School opening date moved to later in August to give schools time to gather PPE, technology, enhance precautions

by Michael Tilley ([email protected]) 1,931 views 

The opening date for Arkansas public schools is being moved forward to the week of Aug. 24. The change is based on “urgent, but reasonable concerns” about some districts not being ready to open by Aug. 13, Arkansas Secretary of Education Dr. Johnny Key said Thursday (July 9).

Opening the schools and plans to deal with COVID-19 positive cases that will happen in the schools were the focus of Gov. Asa Hutchinson’s daily COVID briefing. The governor said there is no plan to conduct widespread testing prior to school opening, with testing only on an as-needed basis.

Opening schools will return hundreds of thousands of students, teachers and staff to more than 1,000 school facilities in the state. During the 2019-2020 school year, the Arkansas Department of Education (ADE) reported 479,432 K-12 students, 33,399 teachers and 36,274 staff.

Key said the opening plan provides flexibility for districts that may need more time to prepare, including acquiring technology equipment for “blended learning” – a mix of in-class and virtual instruction – and gathering personal protective equipment such as face masks.

“We are confident from our conversations that many districts will be ready to go on August 13. However, recent feedback from educators, from administrators, from parents and from legislators has indicated urgent but reasonable concerns about some districts to return to instruction on that date,” Key said.

Key also said there is no statewide plan for any teacher shortages, with Gov. Hutchinson saying that response is best left to the districts. Key said there is no consideration to end the school semester at Thanksgiving break, as some colleges are planning to do, and there is no set policy on notifying the community about COVID-19 cases among students and staff. Key also said the state is not requiring districts to submit plans on the use of masks or physical distancing rules.

“It is strongly recommended for mask wearing, but … those local districts and boards can make those determinations based on the unique needs and situations in those districts,” he said.

Arkansas Education Association Executive Director Tracey-Ann Nelson said the move to open schools pushes students and educators into an “unsafe situation.”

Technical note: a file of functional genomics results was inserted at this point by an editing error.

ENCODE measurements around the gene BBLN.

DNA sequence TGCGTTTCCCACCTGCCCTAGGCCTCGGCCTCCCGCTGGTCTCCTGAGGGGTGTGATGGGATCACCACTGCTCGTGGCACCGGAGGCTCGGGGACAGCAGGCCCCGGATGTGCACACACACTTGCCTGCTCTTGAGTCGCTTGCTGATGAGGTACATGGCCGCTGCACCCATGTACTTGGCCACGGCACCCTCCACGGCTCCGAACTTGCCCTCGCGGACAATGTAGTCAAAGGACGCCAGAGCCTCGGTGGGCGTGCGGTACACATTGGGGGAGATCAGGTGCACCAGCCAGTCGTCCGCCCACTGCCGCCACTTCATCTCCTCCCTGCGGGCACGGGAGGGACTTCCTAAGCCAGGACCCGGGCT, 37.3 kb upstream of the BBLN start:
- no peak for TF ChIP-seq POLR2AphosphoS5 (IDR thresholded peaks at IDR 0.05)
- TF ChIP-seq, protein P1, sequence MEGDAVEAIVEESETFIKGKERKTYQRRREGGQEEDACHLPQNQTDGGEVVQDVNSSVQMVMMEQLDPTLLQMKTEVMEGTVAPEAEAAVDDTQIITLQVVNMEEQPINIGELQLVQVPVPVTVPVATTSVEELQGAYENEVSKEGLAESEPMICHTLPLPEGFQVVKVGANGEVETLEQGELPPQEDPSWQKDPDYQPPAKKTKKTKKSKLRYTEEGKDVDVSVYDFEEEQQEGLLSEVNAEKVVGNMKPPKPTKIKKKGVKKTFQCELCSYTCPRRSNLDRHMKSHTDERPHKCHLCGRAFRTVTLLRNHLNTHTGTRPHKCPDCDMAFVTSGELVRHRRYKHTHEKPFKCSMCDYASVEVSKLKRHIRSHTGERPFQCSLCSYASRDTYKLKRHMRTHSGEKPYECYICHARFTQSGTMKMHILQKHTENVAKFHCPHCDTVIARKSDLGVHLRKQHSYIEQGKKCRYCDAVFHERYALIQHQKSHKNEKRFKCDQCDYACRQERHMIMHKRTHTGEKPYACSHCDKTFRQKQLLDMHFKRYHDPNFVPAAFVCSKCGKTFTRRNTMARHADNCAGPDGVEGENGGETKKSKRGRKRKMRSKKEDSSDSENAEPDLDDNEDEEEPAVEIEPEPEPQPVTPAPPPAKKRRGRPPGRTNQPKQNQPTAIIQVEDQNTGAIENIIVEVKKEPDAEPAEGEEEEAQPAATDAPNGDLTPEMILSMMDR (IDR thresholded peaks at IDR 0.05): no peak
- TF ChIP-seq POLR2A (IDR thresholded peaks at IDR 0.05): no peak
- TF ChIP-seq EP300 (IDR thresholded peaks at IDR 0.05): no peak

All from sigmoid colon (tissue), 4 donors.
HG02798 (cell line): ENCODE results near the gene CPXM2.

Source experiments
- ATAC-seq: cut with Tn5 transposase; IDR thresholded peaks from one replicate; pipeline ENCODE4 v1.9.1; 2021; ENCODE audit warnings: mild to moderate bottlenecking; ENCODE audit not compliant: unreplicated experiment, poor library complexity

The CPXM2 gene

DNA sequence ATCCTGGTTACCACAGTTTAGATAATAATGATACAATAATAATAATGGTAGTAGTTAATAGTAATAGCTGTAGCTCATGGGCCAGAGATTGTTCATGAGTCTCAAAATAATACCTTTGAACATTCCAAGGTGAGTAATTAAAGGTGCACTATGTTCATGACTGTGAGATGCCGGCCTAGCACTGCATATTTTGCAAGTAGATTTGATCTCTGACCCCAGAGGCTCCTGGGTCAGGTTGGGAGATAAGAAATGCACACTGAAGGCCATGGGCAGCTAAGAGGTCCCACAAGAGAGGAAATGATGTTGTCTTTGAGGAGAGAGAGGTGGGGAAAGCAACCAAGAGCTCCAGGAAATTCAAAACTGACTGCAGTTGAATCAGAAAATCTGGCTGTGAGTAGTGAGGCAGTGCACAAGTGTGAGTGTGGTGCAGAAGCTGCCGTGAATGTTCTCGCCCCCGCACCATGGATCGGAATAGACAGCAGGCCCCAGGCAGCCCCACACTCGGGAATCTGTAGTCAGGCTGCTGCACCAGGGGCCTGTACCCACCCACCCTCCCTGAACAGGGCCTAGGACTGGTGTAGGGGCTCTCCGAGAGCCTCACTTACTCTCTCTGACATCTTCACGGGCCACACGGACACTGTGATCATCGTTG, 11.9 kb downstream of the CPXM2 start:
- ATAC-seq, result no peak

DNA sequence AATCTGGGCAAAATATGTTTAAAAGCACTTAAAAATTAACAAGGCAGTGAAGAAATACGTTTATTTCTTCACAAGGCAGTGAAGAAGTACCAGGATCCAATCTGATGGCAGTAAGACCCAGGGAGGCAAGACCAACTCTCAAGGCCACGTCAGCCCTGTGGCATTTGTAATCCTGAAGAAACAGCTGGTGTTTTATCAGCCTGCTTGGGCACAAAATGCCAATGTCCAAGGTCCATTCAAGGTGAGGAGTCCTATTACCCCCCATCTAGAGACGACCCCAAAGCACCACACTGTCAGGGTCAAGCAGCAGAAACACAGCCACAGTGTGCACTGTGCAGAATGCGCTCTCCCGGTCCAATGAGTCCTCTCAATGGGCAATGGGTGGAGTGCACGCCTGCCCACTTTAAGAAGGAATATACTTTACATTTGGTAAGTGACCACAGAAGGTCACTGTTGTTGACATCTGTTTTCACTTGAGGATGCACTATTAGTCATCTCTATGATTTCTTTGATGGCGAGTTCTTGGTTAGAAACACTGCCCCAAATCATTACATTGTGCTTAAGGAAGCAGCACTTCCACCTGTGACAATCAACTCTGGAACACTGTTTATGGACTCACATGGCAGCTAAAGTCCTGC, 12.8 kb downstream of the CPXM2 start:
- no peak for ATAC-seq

“The state’s guidance on outbreaks in our schools is acknowledgment that we are attempting to send students and educators into an unsafe situation. This danger is compounded by the states’ lack of coordinated guidance to districts as they attempt to plan amid constantly changing guidelines that have somehow become politicized,” she noted in a statement. “While some decisions may be more appropriately made at a local level, this virus does not know school district boundaries. There must be a detailed statewide plan that anticipates a number of scenarios to ensure student and school employee health and safety.”

Nelson also said educators have not been part of the discussion on how to open schools.

“Unfortunately, in addition to shifting responsibility to districts, our state officials have also given these districts the ability to cut out teachers and support staff from the decision-making process through a series of statewide waivers. As the people who deal most closely with our kids’ day in and day out, our educators must be included in any decisions about how we safely reopen our schools,” she said.

Link here for the full statement from the association.

Following are the basic response guidelines the ADE is presenting to districts when COVID-19 cases are detected.
• Limited response
Enforce physical distancing
Postpone non-critical school events and gatherings
Intensify cleaning

• Moderate response
Initiate blended learning
Alter meal locations
Stagger class schedules
Encourage alternative transportation

• Critical response
Restrict on-site (campus) access
Pivot to remote learning
Postpone/cancel events

Key said each district will have a person to coordinate with the ADE and Arkansas Department of Health to determine the appropriate response level. Gov. Hutchinson also said the ADE is seeking feedback on the response plans and may make adjustments.

When asked why schools are opening with COVID-19 cases estimated to rise in the fall, after closing schools in March with so few cases, Gov. Hutchinson said schools are now better prepared and state officials know more about the virus. The number of COVID-19 cases in Arkansas could reach 150,000 in late October, with hospitalizations ranging between 2,794 and 4,650, according to updated modeling published July 7 by the University of Arkansas for Medical Sciences.

“Because we have our infrastructure in place. We have more experience with this virus. We have made adjustments. We are better prepared for the online training and the blended learning environment that’s necessary. And so all of those reasons, it’s just a totally different environment that we have right now versus what we did toward the end of the last school year,” he said.